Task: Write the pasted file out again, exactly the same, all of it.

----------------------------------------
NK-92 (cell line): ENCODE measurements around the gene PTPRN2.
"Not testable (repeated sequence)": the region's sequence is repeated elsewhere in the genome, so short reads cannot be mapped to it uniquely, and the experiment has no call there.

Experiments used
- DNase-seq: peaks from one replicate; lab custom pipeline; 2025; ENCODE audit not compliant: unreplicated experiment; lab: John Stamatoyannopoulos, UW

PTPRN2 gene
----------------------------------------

NK-92 (cell line): ENCODE measurements around the gene PTPRN2.
"Not testable (repeated sequence)": the region's sequence is repeated elsewhere in the genome, so short reads cannot be mapped to it uniquely, and the experiment has no call there.

Experiments used
- DNase-seq: peaks from one replicate; lab custom pipeline; 2025; ENCODE audit not compliant: unreplicated experiment; lab: John Stamatoyannopoulos, UW

PTPRN2 gene